I recently had the honor of writing a feature story on natural hair for the February 2017 issue of Birmingham magazine. The women I interviewed for the article — Alexis Barton, Akirashanit Byrd, and Keisa Sharpe — each had a compelling hair story to share and I hope you’ll read.
With one interviewee, fashion blogger Alexis Barton, I discussed the debate on whether or not a woman can still call her hair “natural” even if she occasionally straightens it with a tool such as a flat iron. Barton says, “To each her own, but I consider my hair to be natural because it’s not chemically relaxed.” She stressed that we must remember that a black woman’s hair isn’t always a political statement and “For some people, it truly is just hair.”
Nonetheless, Barton does believe that going natural can be a journey toward self-acceptance. It certainly was for me and even thinking about if I should straighten my hair or not helped in this process.
Back in 2012 I wrote a guest post for CurlyNikki.com on how natural hair made me a better feminist, a realization I came to after contemplating this question about flat ironing my curly tresses straight. Let’s step back in time and take a look at the post…
Last month I hosted the first See Jane Write Virtual Summit featuring live online Q&A sessions with 8 female writers and bloggers with noteworthy accomplishments to their name. During the summit, attendees learned how to build a tribe to support their blog, books, and other writing projects; how to work with brands as a blogger; how to start a freelance writing career; how to market and build buzz for their blog, book, or brand; how to use writing to discover their authentic selves; the art of personal blogging; how to lead a group book project; and how to use their blog to write and publish their first book.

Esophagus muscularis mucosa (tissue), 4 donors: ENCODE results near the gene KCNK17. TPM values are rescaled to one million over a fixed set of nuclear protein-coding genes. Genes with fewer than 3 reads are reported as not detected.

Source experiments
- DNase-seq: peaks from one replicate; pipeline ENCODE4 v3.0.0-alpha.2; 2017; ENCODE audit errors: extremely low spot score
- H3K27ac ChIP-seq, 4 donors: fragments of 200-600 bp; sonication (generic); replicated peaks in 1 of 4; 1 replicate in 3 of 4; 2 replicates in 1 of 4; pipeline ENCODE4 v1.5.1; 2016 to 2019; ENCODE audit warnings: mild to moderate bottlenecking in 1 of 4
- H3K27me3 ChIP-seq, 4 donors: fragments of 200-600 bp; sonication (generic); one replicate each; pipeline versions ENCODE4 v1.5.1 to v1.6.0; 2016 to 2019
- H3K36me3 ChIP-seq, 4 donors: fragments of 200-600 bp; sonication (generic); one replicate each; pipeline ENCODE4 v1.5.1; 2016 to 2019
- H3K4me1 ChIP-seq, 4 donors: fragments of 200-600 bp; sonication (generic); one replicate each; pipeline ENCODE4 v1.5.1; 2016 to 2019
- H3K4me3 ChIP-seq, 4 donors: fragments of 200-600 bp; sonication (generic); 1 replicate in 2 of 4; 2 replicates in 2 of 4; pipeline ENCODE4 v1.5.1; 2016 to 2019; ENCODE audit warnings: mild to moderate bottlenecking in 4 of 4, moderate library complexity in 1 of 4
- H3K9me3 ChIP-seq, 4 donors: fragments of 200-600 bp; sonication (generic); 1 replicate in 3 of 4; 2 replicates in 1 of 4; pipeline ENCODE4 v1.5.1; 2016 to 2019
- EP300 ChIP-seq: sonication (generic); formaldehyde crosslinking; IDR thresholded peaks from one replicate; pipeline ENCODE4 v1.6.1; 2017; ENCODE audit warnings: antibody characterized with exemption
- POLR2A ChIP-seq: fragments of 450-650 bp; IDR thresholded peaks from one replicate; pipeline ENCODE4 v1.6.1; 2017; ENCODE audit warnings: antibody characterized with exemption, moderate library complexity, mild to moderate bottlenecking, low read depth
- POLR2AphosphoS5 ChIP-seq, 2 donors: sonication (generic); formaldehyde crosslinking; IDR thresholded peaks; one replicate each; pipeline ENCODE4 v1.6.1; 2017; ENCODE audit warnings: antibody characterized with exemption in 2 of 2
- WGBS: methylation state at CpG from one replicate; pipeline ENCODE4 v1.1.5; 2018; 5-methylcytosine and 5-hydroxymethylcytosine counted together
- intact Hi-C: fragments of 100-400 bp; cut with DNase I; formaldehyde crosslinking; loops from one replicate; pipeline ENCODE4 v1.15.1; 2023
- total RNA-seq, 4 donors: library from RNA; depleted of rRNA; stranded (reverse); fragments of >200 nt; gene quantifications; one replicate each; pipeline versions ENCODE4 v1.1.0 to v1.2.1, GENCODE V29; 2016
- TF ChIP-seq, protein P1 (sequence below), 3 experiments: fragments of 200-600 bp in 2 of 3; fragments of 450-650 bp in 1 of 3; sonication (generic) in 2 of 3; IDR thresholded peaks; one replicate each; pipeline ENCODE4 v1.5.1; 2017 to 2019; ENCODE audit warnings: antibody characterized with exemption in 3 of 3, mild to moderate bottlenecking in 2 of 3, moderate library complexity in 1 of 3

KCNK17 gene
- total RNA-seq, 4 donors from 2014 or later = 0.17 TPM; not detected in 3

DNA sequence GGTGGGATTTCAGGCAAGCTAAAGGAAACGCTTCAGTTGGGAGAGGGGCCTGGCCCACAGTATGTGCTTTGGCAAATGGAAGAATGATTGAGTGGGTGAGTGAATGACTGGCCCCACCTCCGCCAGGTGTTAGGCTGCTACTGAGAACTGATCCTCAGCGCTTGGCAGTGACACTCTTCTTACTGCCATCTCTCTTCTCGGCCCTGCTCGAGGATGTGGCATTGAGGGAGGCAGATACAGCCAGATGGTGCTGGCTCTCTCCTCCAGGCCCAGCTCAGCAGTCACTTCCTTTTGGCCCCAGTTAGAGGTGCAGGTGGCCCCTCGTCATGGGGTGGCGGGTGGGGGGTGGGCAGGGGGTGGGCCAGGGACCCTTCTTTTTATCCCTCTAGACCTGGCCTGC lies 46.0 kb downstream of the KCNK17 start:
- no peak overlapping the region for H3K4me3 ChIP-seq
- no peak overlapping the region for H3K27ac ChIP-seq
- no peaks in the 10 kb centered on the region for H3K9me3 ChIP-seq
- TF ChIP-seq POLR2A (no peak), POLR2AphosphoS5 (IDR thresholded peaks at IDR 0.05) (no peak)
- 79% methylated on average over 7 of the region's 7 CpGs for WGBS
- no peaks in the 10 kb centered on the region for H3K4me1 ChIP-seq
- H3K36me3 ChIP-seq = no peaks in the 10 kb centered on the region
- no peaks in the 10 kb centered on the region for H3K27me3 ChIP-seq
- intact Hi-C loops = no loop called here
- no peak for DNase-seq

I decided last fall that I wanted to host a virtual summit but it took me several months to finally pull it off because I kept making excuses. I don’t have the time, I told myself. I don’t have the money, I said. But eventually I looked at myself in the mirror and said, “Javacia, you can either make excuses or make a difference. But you can’t do both.”
So I got to work. Still a journalist at heart, I started by asking myself the 5Ws and H.
February 1st is here. We’re an entire month into 2017 and, unfortunately, I spent most of January feeling completely overwhelmed. And it was all my own fault!
My 2017 goals, the same goals that in December filled me with anticipation and excitement, in January started to fill me with apprehension and trepidation instead. I made a list of all the tasks I needed to complete to accomplish my January goals but the list was about as long as I am tall! And I knew exactly why. I wasn’t following my own advice, the very advice that I gave the ladies who took my e-course, The #GoalDigger Project. I wasn’t staying focused.
Tyece Wilkins of Twenties Unscripted once said, “Your core relies on your outer tribe and your inner scribe.”
And y’all know I live by the Danielle LaPorte mantra, “Find your tribe. Love them hard.”
My tribe keeps me going in part because they keep going — and keep wrting. I try to set aside time at least once a week to scroll through the See Jane Write Facebook group and read the blog posts, articles and poems See Jane Write members are writing.
Here’s a look at some of my favorite pieces my Janes published this month: